The religious left (including Rev. Wright himself) has defended Rev. Wright’s preaching by locating it within the prophetic black rhetorical tradition. They argue that whites standing outside the culture and ethos of the black community — and especially the black church — simply cannot understand the sociology at work in the black pulpit and should, therefore, refrain from criticizing it. Certainly Rev. Wright’s jeremiadic voice does belong inside a long and venerable tradition of black preachers speaking from and for people on the margins. But the idea that words coming out of this prophetic place are somehow beyond critique is flat wrong and ought to be exposed for what it really is — nothing more than a sociologically dressed up version of, “It’s a black thing . . . you wouldn’t understand.”

On the other side is the response not being offered in any of America’s newspapers but certainly present at many of its dinner tables. This response is only one word, but that one word says a lot about where we are with race in 2008. “Figures.” A lot of whites hear the charged rhetoric coming from Rev. Wright’s pulpit and they receive it as confirmation of all their suspicions about black people, Barack Obama included. In other words, “I totally understand . . . it’s a black thing.”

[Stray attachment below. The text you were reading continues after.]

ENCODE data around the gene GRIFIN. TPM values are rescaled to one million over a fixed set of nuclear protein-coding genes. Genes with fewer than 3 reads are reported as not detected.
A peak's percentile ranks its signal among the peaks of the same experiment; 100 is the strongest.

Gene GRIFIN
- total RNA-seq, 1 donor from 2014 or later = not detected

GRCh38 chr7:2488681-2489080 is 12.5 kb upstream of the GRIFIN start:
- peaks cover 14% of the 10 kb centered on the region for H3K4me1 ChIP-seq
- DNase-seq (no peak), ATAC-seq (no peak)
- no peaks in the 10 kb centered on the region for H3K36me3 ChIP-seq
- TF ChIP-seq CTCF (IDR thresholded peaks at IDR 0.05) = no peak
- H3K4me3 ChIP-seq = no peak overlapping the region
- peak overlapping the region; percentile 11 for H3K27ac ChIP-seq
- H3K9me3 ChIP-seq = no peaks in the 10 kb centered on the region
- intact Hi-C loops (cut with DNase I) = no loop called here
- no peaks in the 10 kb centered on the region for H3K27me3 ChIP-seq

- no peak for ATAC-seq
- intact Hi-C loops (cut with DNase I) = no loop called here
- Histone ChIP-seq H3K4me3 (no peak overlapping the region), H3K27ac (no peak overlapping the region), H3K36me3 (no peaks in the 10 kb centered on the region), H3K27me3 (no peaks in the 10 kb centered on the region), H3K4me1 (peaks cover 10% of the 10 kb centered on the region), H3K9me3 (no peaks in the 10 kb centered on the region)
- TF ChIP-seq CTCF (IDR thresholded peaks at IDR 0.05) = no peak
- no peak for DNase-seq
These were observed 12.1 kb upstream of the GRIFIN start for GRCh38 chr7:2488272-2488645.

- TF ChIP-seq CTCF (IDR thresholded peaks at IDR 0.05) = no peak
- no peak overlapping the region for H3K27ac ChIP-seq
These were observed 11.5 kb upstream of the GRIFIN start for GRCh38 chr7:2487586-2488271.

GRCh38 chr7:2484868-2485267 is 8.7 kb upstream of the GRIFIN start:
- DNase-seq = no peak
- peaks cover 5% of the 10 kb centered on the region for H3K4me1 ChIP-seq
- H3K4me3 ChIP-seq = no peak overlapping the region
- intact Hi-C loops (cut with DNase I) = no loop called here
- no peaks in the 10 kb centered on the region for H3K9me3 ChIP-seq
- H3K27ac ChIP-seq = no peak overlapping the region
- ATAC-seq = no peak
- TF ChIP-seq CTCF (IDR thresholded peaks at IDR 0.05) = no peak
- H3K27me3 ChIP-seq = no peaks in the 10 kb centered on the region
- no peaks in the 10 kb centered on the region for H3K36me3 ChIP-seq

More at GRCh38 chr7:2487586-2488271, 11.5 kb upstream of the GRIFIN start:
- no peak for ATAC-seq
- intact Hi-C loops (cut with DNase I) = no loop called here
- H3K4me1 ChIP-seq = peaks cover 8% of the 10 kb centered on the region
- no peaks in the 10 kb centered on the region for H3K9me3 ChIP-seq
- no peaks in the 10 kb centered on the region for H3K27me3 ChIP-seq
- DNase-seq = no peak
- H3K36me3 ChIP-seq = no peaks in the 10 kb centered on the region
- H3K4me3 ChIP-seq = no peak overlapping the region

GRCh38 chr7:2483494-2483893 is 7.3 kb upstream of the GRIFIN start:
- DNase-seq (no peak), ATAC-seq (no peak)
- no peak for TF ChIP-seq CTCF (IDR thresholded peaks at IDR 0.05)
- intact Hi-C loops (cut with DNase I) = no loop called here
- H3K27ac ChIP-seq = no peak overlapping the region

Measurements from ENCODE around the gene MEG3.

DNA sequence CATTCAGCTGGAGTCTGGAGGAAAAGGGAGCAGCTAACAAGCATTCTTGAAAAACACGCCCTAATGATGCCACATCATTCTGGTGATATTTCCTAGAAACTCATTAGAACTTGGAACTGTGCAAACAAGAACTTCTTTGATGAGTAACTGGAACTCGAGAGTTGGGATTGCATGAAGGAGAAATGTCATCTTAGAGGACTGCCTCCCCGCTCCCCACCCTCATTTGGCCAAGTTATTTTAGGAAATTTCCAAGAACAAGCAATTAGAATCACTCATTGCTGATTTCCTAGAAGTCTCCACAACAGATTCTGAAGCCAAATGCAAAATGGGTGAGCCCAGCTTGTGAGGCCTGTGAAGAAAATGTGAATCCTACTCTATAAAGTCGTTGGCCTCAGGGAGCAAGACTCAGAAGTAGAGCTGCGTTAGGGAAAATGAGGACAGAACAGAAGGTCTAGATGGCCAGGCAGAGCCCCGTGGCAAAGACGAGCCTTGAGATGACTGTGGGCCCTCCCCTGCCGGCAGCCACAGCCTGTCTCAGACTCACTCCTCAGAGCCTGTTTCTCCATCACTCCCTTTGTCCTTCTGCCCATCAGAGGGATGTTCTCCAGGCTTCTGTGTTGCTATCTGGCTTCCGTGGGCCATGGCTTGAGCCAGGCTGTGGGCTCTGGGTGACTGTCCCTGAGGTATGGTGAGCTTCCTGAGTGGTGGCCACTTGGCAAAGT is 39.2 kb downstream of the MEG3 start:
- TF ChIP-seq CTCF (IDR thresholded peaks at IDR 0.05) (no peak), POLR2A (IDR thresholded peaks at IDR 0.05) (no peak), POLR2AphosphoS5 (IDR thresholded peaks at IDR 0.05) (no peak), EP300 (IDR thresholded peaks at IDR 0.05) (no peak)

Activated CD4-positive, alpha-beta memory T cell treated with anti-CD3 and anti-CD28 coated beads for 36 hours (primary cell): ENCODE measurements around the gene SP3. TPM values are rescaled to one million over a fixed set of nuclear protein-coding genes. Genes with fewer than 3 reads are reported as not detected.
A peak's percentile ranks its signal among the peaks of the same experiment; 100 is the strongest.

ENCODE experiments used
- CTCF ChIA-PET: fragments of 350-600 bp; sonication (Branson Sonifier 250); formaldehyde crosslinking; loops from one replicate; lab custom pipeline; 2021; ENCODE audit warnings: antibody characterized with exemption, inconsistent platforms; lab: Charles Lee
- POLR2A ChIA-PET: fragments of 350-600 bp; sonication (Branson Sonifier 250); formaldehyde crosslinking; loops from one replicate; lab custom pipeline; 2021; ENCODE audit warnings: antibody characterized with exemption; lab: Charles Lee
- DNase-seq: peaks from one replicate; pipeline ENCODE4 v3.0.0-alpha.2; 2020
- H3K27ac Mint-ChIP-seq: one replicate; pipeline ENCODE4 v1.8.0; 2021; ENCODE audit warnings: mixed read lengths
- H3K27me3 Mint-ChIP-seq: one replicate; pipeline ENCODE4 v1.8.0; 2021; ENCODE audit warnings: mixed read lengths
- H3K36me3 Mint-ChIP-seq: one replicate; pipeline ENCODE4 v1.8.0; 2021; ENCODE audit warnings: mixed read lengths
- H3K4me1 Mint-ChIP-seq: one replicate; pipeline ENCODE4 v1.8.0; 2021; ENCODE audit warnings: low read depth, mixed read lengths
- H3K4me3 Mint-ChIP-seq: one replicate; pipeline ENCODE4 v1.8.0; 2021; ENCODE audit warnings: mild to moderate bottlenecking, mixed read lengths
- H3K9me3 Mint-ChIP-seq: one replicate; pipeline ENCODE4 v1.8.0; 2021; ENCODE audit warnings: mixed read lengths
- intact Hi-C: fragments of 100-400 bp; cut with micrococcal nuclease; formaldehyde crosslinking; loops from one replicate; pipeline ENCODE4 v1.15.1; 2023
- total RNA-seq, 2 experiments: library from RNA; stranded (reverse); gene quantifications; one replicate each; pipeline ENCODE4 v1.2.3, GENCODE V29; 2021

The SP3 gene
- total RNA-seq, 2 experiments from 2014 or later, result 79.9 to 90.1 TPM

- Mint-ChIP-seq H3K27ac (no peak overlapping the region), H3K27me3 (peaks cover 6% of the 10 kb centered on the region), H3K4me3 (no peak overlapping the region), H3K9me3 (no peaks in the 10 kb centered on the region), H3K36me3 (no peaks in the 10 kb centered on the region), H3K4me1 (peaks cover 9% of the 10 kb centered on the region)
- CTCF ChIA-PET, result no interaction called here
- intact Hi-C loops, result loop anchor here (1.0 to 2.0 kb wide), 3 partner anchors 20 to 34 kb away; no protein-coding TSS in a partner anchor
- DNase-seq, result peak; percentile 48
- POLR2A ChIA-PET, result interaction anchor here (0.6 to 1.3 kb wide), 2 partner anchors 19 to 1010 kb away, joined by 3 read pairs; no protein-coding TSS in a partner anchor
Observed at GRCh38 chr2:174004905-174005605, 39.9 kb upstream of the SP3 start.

Well, it is most certainly a black thing. And it is a white thing also. Out of their very divergent historical experiences blacks and whites tend to read and interpret history differently. A case in point: Thomas Jefferson. Whites see Jefferson as a great hero and champion of democracy. Blacks, on the other hand, often see Jefferson as a man who never could quite shake the mindset of a master in order to live up to his ideals. Jefferson is an excellent case study, but I want to suggest that at the heart of this whole thing are divergent and in some ways mutually exclusive interpretations of another historical figure: Jesus. That’s right, I’m suggesting this whole thing is a Christological problem. In other words, it’s a black thing and it’s a white thing, but it is also most definitely a Jesus thing.